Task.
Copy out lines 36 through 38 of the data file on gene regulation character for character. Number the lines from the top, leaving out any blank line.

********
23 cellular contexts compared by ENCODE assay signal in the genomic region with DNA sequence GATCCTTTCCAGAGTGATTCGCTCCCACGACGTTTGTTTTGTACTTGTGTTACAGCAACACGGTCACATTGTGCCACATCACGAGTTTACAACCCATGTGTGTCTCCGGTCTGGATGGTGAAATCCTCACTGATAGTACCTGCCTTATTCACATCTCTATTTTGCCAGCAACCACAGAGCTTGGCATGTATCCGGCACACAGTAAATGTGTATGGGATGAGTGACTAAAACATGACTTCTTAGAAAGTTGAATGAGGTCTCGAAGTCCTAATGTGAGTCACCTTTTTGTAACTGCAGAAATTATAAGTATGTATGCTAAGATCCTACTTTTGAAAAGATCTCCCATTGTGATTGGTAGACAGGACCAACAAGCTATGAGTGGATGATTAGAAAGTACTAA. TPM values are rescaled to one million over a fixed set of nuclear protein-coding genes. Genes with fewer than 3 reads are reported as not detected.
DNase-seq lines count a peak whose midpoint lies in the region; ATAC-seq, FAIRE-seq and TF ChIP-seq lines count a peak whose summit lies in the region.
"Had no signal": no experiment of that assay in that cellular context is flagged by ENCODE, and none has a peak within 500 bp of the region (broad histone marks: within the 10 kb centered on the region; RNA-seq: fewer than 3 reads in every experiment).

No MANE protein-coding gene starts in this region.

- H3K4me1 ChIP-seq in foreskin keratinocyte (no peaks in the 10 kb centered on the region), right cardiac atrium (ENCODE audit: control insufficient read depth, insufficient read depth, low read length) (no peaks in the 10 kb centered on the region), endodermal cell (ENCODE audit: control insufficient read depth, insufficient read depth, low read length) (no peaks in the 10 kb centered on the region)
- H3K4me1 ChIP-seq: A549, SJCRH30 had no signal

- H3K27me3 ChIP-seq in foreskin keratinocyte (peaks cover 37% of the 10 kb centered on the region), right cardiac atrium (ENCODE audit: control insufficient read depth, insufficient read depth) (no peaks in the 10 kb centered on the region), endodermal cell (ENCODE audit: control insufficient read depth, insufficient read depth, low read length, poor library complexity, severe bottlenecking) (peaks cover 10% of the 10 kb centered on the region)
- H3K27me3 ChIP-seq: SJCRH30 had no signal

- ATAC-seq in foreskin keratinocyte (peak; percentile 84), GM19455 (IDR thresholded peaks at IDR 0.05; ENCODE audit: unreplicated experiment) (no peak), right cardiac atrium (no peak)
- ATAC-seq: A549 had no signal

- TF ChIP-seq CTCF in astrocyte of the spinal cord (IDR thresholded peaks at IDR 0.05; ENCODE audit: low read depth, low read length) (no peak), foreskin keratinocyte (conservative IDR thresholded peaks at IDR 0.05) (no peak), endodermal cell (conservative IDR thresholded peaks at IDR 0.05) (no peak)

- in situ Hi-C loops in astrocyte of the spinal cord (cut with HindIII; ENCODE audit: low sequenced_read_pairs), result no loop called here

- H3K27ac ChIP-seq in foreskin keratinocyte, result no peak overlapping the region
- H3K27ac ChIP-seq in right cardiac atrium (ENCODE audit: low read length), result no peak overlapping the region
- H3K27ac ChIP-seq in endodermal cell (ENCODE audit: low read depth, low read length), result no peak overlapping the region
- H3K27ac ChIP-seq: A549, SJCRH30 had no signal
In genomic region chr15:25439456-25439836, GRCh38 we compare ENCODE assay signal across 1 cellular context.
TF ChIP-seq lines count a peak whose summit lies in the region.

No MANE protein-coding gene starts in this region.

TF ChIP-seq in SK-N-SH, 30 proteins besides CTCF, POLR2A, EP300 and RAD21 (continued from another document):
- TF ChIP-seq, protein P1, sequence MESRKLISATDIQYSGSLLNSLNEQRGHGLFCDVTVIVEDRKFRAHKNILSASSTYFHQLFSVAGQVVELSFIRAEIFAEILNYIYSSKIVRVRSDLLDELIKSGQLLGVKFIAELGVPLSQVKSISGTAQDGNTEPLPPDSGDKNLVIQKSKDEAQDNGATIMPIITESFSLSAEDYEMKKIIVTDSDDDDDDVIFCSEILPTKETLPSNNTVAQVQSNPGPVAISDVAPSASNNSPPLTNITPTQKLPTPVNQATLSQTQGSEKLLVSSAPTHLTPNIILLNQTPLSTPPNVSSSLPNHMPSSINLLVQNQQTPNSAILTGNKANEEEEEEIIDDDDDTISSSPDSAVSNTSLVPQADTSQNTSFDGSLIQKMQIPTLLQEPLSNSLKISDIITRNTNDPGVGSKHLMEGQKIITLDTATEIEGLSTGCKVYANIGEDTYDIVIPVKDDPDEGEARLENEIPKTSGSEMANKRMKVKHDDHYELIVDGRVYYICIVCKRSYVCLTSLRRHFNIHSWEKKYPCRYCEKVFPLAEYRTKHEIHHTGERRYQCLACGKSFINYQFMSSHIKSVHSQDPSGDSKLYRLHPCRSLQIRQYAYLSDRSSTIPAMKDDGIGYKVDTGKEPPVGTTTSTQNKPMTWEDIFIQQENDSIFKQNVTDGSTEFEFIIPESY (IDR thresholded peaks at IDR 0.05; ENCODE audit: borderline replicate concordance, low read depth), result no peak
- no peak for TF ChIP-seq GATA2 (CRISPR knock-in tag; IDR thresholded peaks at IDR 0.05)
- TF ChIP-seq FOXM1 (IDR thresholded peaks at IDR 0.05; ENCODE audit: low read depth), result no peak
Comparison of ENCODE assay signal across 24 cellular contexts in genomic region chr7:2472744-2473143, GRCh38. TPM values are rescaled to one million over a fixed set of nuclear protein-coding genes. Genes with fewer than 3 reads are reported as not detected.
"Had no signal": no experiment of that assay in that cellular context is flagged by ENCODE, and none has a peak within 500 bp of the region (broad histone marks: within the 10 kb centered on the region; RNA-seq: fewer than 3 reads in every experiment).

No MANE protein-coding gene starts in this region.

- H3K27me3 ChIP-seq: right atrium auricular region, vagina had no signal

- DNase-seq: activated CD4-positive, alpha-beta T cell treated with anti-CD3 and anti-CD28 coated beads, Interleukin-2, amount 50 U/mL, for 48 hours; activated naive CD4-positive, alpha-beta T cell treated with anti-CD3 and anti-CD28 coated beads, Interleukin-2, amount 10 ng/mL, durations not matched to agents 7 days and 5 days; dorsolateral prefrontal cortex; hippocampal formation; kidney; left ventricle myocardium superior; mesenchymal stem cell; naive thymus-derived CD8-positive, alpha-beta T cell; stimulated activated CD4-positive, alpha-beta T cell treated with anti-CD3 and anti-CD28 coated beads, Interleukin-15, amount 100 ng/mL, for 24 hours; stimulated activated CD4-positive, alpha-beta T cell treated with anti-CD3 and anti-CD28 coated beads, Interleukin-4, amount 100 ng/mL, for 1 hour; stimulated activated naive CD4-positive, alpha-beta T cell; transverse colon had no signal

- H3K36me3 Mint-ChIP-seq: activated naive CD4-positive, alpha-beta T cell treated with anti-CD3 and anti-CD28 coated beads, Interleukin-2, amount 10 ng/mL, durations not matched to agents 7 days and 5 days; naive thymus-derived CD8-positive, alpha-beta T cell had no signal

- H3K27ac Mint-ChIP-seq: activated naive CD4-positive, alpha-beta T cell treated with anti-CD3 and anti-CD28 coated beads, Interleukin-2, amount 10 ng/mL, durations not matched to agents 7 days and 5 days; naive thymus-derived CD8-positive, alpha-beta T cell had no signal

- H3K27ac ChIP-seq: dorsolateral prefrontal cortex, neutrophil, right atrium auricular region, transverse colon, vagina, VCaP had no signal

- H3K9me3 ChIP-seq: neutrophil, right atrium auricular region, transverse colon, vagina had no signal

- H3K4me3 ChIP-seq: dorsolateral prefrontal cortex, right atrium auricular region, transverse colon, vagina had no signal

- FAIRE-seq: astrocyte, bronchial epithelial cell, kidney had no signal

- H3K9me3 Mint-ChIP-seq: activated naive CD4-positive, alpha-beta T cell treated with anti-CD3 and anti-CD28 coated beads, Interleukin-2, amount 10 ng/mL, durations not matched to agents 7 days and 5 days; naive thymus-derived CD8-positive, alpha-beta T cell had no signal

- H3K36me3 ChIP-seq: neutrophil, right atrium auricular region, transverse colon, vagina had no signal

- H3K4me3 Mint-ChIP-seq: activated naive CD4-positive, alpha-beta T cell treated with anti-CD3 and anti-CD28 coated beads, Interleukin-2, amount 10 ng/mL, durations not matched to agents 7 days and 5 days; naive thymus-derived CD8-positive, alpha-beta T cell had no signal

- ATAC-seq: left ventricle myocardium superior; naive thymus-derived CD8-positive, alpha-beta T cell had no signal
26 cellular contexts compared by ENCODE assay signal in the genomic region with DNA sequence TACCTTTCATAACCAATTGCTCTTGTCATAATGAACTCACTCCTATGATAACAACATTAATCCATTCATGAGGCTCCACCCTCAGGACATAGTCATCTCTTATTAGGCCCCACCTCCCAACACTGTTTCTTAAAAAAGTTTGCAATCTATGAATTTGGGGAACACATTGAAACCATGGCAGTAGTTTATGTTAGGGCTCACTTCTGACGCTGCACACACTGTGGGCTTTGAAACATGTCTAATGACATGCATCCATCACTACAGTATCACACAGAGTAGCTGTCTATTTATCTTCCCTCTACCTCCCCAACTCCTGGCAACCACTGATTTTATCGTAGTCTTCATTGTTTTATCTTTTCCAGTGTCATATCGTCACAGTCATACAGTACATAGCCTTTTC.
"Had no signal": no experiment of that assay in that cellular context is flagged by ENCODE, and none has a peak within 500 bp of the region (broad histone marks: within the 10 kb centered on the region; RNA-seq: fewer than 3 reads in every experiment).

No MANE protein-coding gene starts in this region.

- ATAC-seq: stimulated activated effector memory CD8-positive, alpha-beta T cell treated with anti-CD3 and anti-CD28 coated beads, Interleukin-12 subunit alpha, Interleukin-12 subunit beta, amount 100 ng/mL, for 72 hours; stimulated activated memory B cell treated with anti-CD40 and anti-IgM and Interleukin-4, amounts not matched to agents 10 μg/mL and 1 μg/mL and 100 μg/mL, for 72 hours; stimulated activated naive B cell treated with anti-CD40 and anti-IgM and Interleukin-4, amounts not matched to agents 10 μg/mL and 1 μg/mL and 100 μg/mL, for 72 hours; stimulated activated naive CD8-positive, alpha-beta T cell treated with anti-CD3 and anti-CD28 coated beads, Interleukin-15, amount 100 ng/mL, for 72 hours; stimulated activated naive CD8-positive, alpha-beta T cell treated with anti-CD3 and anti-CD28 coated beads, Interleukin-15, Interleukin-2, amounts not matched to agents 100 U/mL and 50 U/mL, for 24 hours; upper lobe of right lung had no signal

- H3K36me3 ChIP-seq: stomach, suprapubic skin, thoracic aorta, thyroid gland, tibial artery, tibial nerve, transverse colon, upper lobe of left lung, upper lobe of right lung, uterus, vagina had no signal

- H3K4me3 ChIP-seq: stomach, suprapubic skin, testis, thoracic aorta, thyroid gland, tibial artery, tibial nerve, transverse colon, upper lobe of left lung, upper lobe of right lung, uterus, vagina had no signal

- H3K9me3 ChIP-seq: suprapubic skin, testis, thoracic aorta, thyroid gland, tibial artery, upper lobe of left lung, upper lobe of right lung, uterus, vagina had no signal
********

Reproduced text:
- H3K36me3 ChIP-seq: neutrophil, right atrium auricular region, transverse colon, vagina had no signal

- H3K4me3 Mint-ChIP-seq: activated naive CD4-positive, alpha-beta T cell treated with anti-CD3 and anti-CD28 coated beads, Interleukin-2, amount 10 ng/mL, durations not matched to agents 7 days and 5 days; naive thymus-derived CD8-positive, alpha-beta T cell had no signal

- ATAC-seq: left ventricle myocardium superior; naive thymus-derived CD8-positive, alpha-beta T cell had no signal